Newly Released Data Indicates Ivanpah Gas is Under 5%

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The use of gas for generation at the world’s largest direct steam solar tower has never exceeded 5 percent, according to newly released data from NRG and confirmed by EIA and the California Energy Commission (CEC).

Ivanpah- 2015 Total MWh Generated from Solar Versus Natural Gas
Data Source: EIA, NRG

At the 377 MW Ivanpah CSP project, the use of natural gas is limited to 5 percent of generation, despite media reports that imply otherwise.

In one example, David Lamfrom, desert project manager of the National Parks Conservation Association, is quoted by the Press Enterprise as saying that he doubted that the project would have gone forward if it had been billed a hybrid plant: that “if it had been billed as a 75 percent renewable energy project, the BLM might have said ‘no.’”

This suggests to the reader that Ivanpah is only 75% renewable, and gets a quarter of its generation from gas. That is factually incorrect.

Adam Ward, spokesman for the CEC, confirmed that Ivanpah generates 5 percent or less of its megawatt hours from natural gas.

(Ivanpah must remain at least 95 percent renewable because it must meet the Renewable Portfolio Standard (RPS) guidelines under which it was certified.)

I asked NRG spokesman David Knox why the data on generation from natural gas didn’t show up at EIA in 2014. He told me that the plant was not able to report generation from natural gas until 2015, as the CEC had not yet decided on the methodology for calculating it.

Knox forwarded me NRG’s spreadsheet including newly released figures for January to August 2015 (indicated in red) which are not yet included on the EIA site, where you can check the monthly generation for Ivanpah Unit 1, Unit 2 and Unit 3.

EIA spokesman Jonathan Cogan told me that EIA has had delays getting the first months of data online, but expects to have it up later in the year. “When we finalize the 2015 data files, that will be incorporated into the browser,” he said.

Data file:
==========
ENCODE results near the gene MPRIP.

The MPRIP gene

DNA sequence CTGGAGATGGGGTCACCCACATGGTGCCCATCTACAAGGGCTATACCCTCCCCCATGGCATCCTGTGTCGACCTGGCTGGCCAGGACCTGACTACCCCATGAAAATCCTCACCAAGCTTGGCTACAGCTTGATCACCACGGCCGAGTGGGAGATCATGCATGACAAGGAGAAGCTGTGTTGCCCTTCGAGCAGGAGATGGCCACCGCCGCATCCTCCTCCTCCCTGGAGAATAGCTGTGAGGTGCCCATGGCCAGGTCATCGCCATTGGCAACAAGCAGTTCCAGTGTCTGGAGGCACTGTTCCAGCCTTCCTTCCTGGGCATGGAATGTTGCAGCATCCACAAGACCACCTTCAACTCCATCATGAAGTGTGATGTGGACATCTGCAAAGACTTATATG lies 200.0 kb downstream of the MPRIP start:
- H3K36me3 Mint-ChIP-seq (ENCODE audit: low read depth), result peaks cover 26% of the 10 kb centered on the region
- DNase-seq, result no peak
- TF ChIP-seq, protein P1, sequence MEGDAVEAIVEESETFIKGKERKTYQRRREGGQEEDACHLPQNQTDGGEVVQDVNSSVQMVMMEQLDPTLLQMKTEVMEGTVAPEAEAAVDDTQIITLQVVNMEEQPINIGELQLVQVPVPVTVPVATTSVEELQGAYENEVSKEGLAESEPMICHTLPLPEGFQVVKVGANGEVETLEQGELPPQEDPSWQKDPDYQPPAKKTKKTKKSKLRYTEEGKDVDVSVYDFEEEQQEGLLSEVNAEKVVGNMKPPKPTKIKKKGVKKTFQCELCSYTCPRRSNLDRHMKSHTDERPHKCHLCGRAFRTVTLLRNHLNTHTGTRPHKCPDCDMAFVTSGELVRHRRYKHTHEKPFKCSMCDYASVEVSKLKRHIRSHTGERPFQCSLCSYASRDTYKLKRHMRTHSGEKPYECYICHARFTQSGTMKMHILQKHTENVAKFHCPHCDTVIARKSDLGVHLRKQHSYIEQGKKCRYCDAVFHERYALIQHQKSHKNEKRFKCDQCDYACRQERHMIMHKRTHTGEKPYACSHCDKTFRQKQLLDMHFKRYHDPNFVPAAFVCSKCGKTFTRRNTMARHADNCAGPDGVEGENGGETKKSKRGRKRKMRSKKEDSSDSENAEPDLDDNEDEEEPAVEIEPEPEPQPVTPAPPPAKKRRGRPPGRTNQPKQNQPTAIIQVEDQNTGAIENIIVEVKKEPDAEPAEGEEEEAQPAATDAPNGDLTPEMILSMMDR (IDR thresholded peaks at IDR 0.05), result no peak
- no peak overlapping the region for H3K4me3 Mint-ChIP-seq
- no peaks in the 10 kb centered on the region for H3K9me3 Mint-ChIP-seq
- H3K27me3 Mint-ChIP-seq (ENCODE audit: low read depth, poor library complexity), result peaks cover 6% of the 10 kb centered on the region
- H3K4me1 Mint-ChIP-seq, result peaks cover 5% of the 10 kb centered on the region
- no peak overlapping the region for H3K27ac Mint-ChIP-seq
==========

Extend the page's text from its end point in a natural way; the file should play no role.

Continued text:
Documents provided to me by NRG reveal new details about how many megawatt hours of generation came from natural gas in 2015.

Ivanpah 2015 Total MWh of Solar v Natural Gas

Source: EIA and NRG

How the CEC decided on a method for counting natural gas generation in 2015

It turns out that it took quite a few meetings with the CEC to find a methodology on how to accurately determine how much gas contributed to power generated, after the project increased its use of natural gas in September of 2014 to 5 percent. Some of that now went towards generation, but how to know how much?

Knox said it was not that straightforward to determine how many megawatthours were generated by gas or by solar. Steam generated by the natural gas boiler mixes with the steam from the solar boiler at an intermediate stage in the steam turbine steam path – so it was hard to separate electric generation from natural gas alone.

Once the method of calculating how much gas was contributing to generation was worked out with the CEC, Ivanpah was able to report the generation from natural gas and from solar. When the generator breaker is closed, any gas that is consumed on-site is deemed to contribute towards electricity generation.

“So we meter the amount of gas consumed while the generator breaker is closed and use an agreed upon conversion factor to convert the energy from gas combustion into net MWh of electrical output,” explained Knox.

Ivanpah project


The Ivanpah concentrated solar tower project is the first-of-its-kind direct steam plant at utility-scale; 377 MW. Thousands of huge mirrors reflect sunlight onto a receiver where water is turned to steam by the heat of the focused sunlight.

Ivanpah has a PPA (Power Purchase Agreement) with PG&E for two of the three tower units comprising the plant, units 1 and 3.